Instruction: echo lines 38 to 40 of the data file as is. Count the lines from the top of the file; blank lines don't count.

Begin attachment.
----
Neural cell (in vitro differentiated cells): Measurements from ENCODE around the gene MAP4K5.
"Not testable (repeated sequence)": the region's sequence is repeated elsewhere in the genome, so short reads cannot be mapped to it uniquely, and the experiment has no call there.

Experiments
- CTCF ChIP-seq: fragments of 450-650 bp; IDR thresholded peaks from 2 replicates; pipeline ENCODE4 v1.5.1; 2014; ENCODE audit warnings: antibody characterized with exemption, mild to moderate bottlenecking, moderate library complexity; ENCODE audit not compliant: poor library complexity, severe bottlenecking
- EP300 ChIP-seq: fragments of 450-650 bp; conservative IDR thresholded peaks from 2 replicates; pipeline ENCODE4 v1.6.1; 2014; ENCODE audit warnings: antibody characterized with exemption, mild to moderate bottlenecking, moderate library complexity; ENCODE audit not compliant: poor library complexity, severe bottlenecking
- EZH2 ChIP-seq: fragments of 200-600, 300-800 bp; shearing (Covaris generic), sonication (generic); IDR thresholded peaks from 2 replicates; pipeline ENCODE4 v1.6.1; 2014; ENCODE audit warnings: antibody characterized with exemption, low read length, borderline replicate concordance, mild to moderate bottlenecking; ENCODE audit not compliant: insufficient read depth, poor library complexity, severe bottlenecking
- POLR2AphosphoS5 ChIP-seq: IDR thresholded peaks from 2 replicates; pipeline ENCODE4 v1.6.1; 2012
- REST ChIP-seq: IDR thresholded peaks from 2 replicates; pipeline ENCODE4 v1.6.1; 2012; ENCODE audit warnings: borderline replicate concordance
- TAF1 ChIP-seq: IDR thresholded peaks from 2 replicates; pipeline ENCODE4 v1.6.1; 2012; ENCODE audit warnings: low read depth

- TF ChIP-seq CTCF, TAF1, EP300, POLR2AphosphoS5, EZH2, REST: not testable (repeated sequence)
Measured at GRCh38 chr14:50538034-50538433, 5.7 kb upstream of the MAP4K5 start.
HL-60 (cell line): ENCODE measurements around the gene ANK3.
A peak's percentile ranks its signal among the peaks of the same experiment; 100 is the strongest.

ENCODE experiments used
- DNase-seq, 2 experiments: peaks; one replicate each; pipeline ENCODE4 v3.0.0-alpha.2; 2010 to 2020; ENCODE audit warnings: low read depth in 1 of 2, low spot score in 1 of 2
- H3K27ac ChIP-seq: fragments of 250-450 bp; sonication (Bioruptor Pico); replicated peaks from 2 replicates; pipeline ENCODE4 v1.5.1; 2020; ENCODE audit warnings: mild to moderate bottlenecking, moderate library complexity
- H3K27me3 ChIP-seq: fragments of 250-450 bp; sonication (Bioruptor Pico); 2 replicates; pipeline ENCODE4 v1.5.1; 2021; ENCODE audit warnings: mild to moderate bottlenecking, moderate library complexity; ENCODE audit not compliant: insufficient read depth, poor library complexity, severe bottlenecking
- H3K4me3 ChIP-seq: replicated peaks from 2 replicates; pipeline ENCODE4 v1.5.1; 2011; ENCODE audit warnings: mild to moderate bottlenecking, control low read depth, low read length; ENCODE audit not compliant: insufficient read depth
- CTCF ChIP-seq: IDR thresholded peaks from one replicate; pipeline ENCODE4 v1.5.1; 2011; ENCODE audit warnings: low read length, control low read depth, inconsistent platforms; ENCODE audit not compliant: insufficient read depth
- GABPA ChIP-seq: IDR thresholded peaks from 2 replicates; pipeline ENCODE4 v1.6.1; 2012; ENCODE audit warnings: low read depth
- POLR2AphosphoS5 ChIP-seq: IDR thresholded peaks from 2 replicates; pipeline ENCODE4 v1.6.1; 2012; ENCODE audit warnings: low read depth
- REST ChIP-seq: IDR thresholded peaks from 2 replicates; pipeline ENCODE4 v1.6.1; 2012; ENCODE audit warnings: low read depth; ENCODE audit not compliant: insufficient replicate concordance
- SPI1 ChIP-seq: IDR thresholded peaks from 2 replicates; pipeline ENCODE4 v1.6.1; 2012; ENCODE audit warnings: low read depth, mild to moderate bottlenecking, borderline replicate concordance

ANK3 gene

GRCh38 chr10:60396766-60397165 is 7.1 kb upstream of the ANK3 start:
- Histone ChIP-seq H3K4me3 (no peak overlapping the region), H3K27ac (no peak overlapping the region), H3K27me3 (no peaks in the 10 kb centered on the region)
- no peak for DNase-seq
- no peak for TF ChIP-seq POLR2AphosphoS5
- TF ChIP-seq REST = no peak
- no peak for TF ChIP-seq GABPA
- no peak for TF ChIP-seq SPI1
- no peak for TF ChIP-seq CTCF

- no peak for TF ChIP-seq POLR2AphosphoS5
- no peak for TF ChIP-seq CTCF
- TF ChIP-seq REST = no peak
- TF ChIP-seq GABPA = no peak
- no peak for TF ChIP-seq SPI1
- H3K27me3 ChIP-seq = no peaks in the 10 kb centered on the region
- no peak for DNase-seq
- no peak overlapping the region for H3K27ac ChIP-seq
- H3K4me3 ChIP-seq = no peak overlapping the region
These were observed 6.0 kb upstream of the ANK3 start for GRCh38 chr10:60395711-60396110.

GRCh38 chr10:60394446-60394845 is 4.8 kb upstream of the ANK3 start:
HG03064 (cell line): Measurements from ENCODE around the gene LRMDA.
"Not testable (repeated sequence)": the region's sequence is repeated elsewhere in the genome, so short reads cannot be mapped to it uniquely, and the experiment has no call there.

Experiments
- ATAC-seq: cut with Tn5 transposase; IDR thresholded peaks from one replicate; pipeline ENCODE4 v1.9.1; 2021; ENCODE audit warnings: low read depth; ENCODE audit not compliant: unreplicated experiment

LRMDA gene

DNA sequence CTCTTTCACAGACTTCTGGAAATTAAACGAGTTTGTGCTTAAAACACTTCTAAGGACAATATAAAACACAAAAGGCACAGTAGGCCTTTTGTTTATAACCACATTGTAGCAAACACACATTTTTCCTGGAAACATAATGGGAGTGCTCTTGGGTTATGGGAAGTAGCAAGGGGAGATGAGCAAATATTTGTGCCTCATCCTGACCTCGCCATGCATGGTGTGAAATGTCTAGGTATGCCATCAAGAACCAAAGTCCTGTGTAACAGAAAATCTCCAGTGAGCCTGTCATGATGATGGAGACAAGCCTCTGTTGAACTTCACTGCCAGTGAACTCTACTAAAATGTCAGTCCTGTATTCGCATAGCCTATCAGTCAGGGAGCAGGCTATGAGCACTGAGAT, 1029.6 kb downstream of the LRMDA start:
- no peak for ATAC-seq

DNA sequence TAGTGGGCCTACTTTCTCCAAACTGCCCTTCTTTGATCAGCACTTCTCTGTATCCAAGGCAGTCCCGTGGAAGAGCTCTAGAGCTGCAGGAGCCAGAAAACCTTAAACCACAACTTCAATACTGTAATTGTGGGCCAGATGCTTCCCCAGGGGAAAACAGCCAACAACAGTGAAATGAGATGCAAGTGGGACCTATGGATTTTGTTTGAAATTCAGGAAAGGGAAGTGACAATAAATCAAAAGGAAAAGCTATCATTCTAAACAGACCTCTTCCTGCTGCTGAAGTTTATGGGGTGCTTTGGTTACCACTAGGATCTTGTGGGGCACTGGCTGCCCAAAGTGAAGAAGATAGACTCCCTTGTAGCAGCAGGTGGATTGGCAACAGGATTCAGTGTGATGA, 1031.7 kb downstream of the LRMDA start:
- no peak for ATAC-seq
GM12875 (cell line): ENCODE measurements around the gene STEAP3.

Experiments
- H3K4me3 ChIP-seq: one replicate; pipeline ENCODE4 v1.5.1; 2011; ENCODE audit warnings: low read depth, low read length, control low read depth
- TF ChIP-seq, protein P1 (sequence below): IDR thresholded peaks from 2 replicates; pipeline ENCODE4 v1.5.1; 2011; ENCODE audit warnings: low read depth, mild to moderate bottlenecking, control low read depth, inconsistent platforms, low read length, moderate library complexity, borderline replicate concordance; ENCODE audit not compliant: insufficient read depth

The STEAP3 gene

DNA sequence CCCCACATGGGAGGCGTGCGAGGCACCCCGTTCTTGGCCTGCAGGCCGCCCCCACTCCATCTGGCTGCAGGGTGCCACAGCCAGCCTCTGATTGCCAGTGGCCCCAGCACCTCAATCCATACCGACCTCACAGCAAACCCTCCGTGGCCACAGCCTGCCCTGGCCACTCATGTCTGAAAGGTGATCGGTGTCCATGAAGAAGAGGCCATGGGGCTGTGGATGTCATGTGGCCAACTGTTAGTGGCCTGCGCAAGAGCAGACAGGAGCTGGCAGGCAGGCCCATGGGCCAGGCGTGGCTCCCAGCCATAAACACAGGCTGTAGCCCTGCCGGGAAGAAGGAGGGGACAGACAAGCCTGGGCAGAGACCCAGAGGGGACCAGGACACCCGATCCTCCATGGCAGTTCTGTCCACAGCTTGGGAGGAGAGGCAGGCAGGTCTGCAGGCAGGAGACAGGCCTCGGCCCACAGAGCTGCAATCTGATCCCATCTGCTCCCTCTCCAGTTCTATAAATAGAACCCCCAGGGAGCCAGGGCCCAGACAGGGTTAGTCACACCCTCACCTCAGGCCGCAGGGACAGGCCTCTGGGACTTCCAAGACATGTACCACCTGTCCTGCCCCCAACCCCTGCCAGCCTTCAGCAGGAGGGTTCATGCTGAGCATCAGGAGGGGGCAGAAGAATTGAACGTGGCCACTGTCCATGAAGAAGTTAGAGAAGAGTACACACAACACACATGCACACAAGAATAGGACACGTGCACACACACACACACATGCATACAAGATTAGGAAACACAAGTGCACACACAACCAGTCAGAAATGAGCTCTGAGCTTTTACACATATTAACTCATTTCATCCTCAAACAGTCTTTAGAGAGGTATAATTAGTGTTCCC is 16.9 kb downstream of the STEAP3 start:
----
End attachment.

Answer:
- H3K27me3 ChIP-seq = no peaks in the 10 kb centered on the region
- no peak for DNase-seq
- no peak overlapping the region for H3K27ac ChIP-seq